Self-Realization through Yoga Meditation of the Yoga Sutras, the contemplative insight of Advaita Vedanta, and the intense devotion of Samaya Sri Vidya Tantra

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Swami Jnaneshvara Bharati 
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Spirit of Learning
Membership in the Ashram

Our community of meditation and contemplation is devoted to training and nurturing those who deeply long for the direct experience of union with the eternal, pure center of consciousness, the bliss of being that is one with the absolute reality, as the wave who seeks to remember it is one with the ocean. One word for that union is "Yoga." (See Self-Realization)

Yoga is traditionally taught, practiced and learned through a close relationship between the individual mentor and mentee, teacher and student, in a community of noble friends, known as kalyana-mitra. Guru is a force-field driven by grace, a stream of knowledge of direct experience which, though it may operate through a person, is itself not a person.

The word "Abhyasa" means "practices." Abhyasa is purposefully choosing to do that which leads to "sthitau," which is a stable, steady, undisturbed inner calmness or tranquility. Abhyasa is one of the twin foundations of Yoga, along with Vairagya, the mental stance of non-attachment (Yoga Sutras 1.12-1.16).

The root of the word Ashram is "shrama," which means "effort" or "striving." The hermitage or home of a swami or other person serving people in their efforts towards inner peace and spiritual awakening is called an Ashram.

Thus, our community of meditation, contemplation and learning is known as Abhyasa Ashram. More than any physical location (especially given its relatively small size), it is really a place of the heart, an inner sanctuary of silence. If you would like to see what we're doing in the physical location, please take a look at the ashram website.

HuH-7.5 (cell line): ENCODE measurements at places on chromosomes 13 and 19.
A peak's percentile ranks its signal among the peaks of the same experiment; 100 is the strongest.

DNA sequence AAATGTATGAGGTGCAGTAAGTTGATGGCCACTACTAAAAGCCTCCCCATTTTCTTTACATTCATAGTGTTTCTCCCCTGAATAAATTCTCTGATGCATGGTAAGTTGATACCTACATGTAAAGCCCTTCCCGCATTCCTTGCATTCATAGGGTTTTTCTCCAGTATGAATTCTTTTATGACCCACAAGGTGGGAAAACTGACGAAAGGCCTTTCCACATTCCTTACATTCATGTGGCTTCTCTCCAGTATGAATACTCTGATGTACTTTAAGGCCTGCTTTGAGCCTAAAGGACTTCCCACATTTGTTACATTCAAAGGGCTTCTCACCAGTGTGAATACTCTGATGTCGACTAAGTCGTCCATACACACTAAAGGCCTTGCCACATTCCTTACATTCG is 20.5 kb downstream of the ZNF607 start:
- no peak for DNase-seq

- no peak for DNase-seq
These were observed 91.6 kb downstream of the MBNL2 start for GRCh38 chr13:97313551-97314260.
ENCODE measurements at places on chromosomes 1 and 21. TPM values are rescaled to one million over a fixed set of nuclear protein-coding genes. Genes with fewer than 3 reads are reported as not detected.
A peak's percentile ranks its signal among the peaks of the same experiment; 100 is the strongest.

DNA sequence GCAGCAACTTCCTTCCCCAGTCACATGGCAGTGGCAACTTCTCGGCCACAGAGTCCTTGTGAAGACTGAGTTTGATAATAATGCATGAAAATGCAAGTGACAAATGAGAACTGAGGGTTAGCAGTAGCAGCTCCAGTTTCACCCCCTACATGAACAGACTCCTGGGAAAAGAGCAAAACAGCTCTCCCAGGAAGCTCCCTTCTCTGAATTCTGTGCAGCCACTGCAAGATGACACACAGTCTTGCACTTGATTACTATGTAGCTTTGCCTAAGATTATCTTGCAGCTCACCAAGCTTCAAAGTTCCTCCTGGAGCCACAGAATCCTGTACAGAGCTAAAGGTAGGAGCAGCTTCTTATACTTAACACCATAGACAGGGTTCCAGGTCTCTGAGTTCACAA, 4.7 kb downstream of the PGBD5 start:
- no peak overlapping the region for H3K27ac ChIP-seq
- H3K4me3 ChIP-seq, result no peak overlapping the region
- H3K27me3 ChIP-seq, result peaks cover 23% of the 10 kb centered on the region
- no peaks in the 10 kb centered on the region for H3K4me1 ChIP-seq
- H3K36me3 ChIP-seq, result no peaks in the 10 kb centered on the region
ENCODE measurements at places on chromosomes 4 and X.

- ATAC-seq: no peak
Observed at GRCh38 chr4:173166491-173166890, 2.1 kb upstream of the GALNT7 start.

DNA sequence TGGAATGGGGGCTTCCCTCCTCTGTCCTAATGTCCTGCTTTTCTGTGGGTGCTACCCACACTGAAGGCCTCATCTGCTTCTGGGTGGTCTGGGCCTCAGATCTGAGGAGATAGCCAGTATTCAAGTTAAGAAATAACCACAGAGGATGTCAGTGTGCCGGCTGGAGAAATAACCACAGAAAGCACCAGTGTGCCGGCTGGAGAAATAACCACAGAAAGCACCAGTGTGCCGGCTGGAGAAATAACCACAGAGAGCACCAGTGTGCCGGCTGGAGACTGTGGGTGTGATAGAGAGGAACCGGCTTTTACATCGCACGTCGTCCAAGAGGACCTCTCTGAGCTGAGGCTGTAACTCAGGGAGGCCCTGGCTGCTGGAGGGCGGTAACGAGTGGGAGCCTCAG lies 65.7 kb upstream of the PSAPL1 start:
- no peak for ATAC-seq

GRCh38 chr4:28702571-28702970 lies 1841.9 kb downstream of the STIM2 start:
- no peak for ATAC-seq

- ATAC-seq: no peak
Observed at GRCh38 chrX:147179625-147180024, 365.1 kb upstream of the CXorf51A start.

Click here for activities schedule.

DONATIONS to Abhyasa Ashram:

The spirit of our training is captured in an Indian tale of a seeker who went to a great sage asking to be a student on the path of Self-realization:

"Sir, I wish to be your disciple so as to know the path leading to enlightenment." The sage realized that this seeker was not really ready to tread the path of Self-realization, so he asked him, "Do you know what you will need to do to follow this path?" The seeker did not, and asked, "No, what?" The sage replied, "You will need to fetch buckets of water, find firewood, as well as to cook and clean, in addition to many hours of study and practice of contemplation and meditation." The seeker was not feeling too certain about doing all of this, and said, "Okay, I understand what the student does. What does the teacher do?" The sage explained, "The teacher quietly sits and give spiritual instructions." The would-be student said, "Oh, I see. Well in that case, please make me a teacher!"

Before we can truly be a teacher, we have to be a student. Thus, the emphasis of our training is on being a student of the principles and practices, not a teacher. Ours is not a modernized, watered-down "yoga teacher training program". Those who participate in our "student/aspirant" training will surely feel qualified not only to practice and progress on the path, but also to share with and teach others what has been learned and practiced, as have others who have already studied and practiced with us in this way.

May your meditation today bring you peace, happiness, and bliss.

In loving service,

Swami J

(Swami Jnaneshvara Bharati)



This site is devoted to presenting the ancient Self-Realization path of the Tradition of the Himalayan masters in simple, understandable and beneficial ways, while not compromising quality or depth. The goal of our sadhana or practices is the highest Joy that comes from the Realization in direct experience of the center of consciousness, the Self, the Atman or Purusha, which is one and the same with the Absolute Reality. This Self-Realization comes through Yoga meditation of the Yoga Sutras, the contemplative insight of Advaita Vedanta, and the intense devotion of Samaya Sri Vidya Tantra, the three of which complement one another like fingers on a hand. We employ the classical approaches of Raja, Jnana, Karma, and Bhakti Yoga, as well as Hatha, Kriya, Kundalini, Laya, Mantra, Nada, Siddha, and Tantra Yoga. Meditation, contemplation, mantra and prayer finally converge into a unified force directed towards the final stage, piercing the pearl of wisdom called bindu, leading to the Absolute.